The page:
Squaresoft’s Parasite Eve is dubbed “The Cinematic RPG” on the back of the jewel case. This is a fitting description, as Parasite Eve feels more like an interactive movie than an RPG. It has a very Hollywood summer blockbuster vibe to it. It’s enjoyable throughout its course, but it doesn’t have the makings of great cinema.
Like any good blockbuster, Parasite Eve has some terrific visuals. Even though this game was released in 1998, it still looks great. The prerendered backdrops look terrific. They have great detail and are often interactive. Drawers and cupboards can be opened in various locales, and it is a good idea to check all of them. Because the game is set in a haunted Manhattan, the backdrops have that dark, gritty, urban look and feel to them wholly unlike the bright, colorful, prerendered backdrops in Star Ocean 2.
The polygon characters are noticeably pixilated, but they looked great for their time. Even still, the polygon models have decent detailing on their faces and clothing during close-ups. There is also great use of body language in the characters during non-interactive scenes. Both the playable and non-playable characters even have distinctive ways of walking. My main complaint is that protagonist Aya Brea’s polygon form is anorexically skinny. The enemy models look all right too, but their designs aren’t anything out of the ordinary. They’re mostly mutated animals, and not the most original looking mutated animals.
The other polygons are used in the overland. While the polygon Manhattan may look primitive by 2002 standards, it looked awesome back then. The buildings have a good amount of detailing. Personally, I liked this busy urban overland much better than the sparse green overlands of traditional RPGs.
As is par for the course, Squaresoft packed their cinematic RPG with tons of CG FMV cinemas. Square’s CG artists are among the best in the industry. The quality of the CG and the quality of the cinematography in these scenes is astounding. The most impressive part to me were the CG scenes that took place within cells. This was better than that old movie Fantastic Voyage. If only high school biology videos were like this.
Tetsuya Nomura, of Final Fantasy VII fame, did the character designs. Personally, I found the character designs bland. Granted, Nomura doesn’t have the stylish flair of Yoshitaka Amano or Kazuma Kaneko, but his Final Fantasy character designs are much better than these. Perhaps due to his artwork or perhaps due to the CG, protagonist Aya Brea continuously had a blank, emotionless look on her face, even during high emotion scenes.
Now that I’ve mentioned the name of our protagonist, Aya Brea, I see it fit to discuss the story. Aya Brea is a 25-year-old rookie NYPD police officer at the 17th precinct. On Christmas Eve, she and some blonde guy are on a date to see an opera at Carnegie Hall. During the opera, lead actress Melissa Pearce breaks into her big vocal number. As she starts singing, fire emanates from her hands immolating the cast and the audience. Somehow, Aya is not affected and confronts Pearce. However, Melissa Pearce is no longer Melissa Pearce, but is now Eve – a being with such highly evolved mitochondria organelles, that she can harness their energy for her destructive power (for those who slept through high school bio, mitochondria are the organelles inside cells that provide energy to the nucleus).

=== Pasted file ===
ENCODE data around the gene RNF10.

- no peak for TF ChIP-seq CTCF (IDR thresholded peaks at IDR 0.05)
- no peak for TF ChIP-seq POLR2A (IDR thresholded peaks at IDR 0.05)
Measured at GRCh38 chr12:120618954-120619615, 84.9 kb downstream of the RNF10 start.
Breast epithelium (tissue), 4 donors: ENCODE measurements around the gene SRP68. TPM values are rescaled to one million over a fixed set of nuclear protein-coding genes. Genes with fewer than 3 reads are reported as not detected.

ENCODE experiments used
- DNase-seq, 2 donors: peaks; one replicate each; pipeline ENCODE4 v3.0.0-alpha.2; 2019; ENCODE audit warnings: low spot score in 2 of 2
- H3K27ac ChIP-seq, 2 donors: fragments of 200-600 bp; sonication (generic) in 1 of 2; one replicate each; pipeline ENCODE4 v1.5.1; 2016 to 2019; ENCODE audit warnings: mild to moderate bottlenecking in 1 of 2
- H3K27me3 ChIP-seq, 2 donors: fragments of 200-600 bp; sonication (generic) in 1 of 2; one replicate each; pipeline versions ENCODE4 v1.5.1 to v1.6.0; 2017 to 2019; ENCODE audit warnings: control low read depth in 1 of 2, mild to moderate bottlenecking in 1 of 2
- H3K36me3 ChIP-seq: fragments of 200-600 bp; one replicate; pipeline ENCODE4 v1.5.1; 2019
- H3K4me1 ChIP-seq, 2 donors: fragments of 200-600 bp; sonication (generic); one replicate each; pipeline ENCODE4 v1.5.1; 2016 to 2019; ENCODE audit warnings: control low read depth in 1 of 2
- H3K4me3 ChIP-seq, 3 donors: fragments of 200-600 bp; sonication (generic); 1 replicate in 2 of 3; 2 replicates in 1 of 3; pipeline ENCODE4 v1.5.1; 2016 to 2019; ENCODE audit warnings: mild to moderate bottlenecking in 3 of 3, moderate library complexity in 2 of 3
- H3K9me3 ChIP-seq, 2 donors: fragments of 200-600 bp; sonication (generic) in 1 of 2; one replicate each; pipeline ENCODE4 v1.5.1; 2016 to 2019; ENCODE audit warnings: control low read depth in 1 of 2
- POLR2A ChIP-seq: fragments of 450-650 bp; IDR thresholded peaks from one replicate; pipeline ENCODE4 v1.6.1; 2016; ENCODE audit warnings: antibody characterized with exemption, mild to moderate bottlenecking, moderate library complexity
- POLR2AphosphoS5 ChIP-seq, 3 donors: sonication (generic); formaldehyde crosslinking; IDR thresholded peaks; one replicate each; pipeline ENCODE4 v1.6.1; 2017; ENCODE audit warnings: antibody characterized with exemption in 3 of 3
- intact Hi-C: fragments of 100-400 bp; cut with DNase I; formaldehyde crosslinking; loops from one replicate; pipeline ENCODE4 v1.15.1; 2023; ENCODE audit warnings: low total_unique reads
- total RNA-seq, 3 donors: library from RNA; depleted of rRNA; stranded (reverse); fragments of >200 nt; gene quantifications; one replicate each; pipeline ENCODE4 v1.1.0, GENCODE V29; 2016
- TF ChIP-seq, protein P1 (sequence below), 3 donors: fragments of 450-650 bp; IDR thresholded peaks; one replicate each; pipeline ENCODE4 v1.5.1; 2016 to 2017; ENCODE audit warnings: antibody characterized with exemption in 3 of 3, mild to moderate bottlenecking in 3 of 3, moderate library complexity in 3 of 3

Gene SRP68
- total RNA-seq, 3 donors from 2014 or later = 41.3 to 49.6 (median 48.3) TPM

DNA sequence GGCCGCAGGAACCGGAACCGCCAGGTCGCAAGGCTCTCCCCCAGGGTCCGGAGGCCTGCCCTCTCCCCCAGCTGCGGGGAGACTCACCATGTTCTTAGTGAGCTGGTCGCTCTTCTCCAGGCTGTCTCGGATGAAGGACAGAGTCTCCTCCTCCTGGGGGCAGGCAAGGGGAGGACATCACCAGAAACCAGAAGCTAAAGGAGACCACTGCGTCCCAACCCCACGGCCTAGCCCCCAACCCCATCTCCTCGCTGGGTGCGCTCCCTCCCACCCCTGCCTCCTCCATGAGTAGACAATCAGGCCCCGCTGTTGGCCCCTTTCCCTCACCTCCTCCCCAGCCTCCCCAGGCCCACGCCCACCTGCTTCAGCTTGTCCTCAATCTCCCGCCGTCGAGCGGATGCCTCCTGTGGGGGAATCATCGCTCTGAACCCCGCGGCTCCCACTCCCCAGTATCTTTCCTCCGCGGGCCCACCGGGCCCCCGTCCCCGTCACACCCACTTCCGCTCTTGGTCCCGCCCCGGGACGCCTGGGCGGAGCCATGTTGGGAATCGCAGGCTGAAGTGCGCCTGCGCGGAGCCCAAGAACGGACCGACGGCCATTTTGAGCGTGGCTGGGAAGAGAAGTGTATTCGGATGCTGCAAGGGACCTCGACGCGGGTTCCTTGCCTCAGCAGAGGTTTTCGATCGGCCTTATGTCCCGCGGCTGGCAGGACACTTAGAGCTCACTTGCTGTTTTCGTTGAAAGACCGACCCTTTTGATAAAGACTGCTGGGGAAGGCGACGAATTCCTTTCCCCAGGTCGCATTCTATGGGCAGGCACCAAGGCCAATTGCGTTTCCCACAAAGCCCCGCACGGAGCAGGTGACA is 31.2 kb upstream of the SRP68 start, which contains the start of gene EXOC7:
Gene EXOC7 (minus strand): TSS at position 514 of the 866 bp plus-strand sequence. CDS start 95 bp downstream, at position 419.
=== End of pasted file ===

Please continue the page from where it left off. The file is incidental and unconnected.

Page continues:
So, of course, the big question on everybody’s mind is, “why isn’t Aya affected by Eve’s mitochondria powers? How come she doesn’t burn like other humans do under Eve’s hand?” As you progress through the story you will find out about Aya’s latent powers, and also find out about those strange flashbacks she has about a girl in a hospital. Her past comes back to haunt her in many ways. The story won’t win any awards, but it is entertaining throughout its course. The story is very easy to follow and all loose ends are tied up and resolved during the conclusion. It’s also paced quickly so there isn’t a lull in the action and there are lots of pretty CG special effects. In short, it’s summer blockbuster movie material.
The tale is rather short. It takes place over a six day span, and it took me about 10 hours to complete this game. This short length is both a blessing and a curse. It’s a blessing because the game fits into busy schedules nicely; an armchair general could blast through this in a weekend. It is a curse because character development suffers big time. I can forgive the lack of progressive character development, since the game only covers six days, but I cannot forgive the lack of personality in these characters. Dialogue is sparse, and when it is present, the script reads very dry. It’s free of technical errors, but it’s bland. Combine that with emotionless faces, and you have characters that feel more like robots than humans.
The characters are given rich backstories in the manual, but they’re rather bland in the game. Again, poor writing is a major culprit, but I would have loved to see the story delve more into the characters and their pasts. The relationship between Aya and her partner, veteran officer Daniel Dollis, has a lot of potential, but is not explored enough.
One thing that would have added immensely to the personality of the characters is voice acting. If the dialogue were spoken, that would have definitely brought life to these characters. There are a few voice clips here and there, such as Aya saying “uh!” when she takes damage in battles or an occasional off-camera scream, but that’s not enough for me.
As for the rest of the sound, it’s done nicely. Unlike your typical blockbuster movie, Parasite Eve does not have a bombastic soundtrack. In fact, Yoko Shimomura’s compositions are quite subtle and understated; they fit their intended story scenes and add a nice ambience to the locales. Shimomura uses a lot of variety in her compositions. From the piano-driven regular battle theme, to the delicate synthesizers of Aya’s precinct music, to the bass-driven techno beat of the overland theme, the variety to these pieces is great and the music never seems stale. However, none of the tracks have particularly catchy melodies that will be stuck in your head for days. The music is wonderfully atmospheric, but is wholly unmemorable.